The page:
With more and more 3D model repositories coming online all the time, it seems that the basic categories included in each service are always more or less the same, built using inspiration/ctrl+c gathered from Thingiverse, Shapeways and other established platforms. One thing that remains inconsistent, however, is the quality of the offered models — free or not. Even though there have been several public discussions regarding IP/copyright and other areas of 3D printing that are relevant per se, this side of the story is less covered: beyond the inevitably upcoming file-type wars, what else could be done to guarantee that the 3D models showcased in each serious service (excluding the bogus “3D print a new sofa with your Replicator” repositories) can actually be 3D printed with an on-par quality outcome that is rightfully expected by the user – and without hours of pre-processing work with 3D modeling software?
Guido Salimbeni thinks one answer could be a service he has created, and called Watertight Mesh Certification. The basic idea is simple, yet quite novel. Users – 3D modellers and 3D designers looking to have their 3D models certified – can upload their designs to the service (for a $5 fee), which will then be tested both automatically and manually for basic flaws. They´re run through tests such as the maximum polygon count, size suitability checks, breaking tendency, overlapping and so on. As the core idea of the service is the actual certificate, Salimbeni has created specific and exact parameters for each tested attribute and quality that will need to be passed in order to receive the certificate, which can then be proven to the potential buyers with a certification number accompanied by the WMC logo. If the 3D model doesn’t pass the tests, the service gives the user feedback addressing the flaws in the design and also suggestions on how to fix them.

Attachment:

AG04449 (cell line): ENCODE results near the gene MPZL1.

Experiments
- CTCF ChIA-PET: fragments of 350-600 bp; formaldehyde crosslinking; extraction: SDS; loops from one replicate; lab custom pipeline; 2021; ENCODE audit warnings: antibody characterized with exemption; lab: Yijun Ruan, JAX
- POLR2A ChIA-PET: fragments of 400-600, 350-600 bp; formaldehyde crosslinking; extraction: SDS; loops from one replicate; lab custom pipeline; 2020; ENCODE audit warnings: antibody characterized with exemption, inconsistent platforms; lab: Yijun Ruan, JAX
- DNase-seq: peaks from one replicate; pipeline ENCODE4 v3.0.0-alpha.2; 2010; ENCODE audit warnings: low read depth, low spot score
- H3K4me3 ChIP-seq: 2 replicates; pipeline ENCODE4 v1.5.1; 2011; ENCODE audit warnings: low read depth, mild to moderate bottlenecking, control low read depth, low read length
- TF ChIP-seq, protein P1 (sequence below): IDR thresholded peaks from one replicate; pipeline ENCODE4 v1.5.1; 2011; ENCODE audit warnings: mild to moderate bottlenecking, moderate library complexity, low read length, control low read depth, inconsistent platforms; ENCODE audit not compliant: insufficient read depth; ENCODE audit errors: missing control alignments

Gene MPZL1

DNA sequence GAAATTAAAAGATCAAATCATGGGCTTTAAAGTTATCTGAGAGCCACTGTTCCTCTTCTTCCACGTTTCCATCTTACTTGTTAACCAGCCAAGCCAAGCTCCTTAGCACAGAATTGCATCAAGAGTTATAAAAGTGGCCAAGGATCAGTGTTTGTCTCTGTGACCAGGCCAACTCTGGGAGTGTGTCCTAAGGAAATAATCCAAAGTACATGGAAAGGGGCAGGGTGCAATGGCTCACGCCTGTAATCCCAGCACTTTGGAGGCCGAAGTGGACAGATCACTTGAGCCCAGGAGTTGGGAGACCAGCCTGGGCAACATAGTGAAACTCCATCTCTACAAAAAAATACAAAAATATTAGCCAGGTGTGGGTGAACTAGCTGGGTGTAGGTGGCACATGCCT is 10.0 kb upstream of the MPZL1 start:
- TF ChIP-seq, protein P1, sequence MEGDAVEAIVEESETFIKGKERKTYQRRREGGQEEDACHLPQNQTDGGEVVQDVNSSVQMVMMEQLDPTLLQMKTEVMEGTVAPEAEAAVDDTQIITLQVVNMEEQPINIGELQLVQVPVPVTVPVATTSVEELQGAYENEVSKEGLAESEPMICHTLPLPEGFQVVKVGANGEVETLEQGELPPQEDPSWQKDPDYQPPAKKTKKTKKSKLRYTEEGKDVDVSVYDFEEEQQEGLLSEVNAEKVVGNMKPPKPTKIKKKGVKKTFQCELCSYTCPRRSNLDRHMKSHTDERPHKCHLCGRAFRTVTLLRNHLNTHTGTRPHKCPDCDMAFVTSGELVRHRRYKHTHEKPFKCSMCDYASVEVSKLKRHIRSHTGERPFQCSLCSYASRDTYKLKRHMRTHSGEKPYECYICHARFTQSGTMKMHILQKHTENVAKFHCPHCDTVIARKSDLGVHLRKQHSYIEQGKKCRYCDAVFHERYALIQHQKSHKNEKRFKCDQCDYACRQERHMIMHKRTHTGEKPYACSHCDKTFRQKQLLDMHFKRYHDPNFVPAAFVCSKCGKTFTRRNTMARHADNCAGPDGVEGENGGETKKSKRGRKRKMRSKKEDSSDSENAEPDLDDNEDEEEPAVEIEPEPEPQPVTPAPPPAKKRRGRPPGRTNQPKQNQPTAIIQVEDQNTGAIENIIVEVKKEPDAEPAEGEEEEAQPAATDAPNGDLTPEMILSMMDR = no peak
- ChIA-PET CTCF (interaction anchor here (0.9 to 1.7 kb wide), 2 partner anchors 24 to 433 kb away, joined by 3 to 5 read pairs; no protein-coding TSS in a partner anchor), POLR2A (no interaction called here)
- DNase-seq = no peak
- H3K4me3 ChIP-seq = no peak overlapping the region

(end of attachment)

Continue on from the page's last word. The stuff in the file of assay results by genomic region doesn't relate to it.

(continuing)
Wacth the RSA-animate styled introduction to the service below.
I believe that each new service regarding 3D printing that is intended to improve the user experience is a welcome one and I count the Watertight Mesh Certificate to belong to this group. Whether or not this route will become an industry standard is another issue, as in the future the HW and SW sides hopefully can communicate better with both each other and also with the user; and automate flaw-testing such as this to a basic back process. But until that day, solutions similar to this are bound to become more popular. Whether thinking about global policies, national strategies, file formats or even smaller issues such as this, one thing is for sure – 3D printing standards are slowly arriving in all sectors.
Source: Watertight Mesh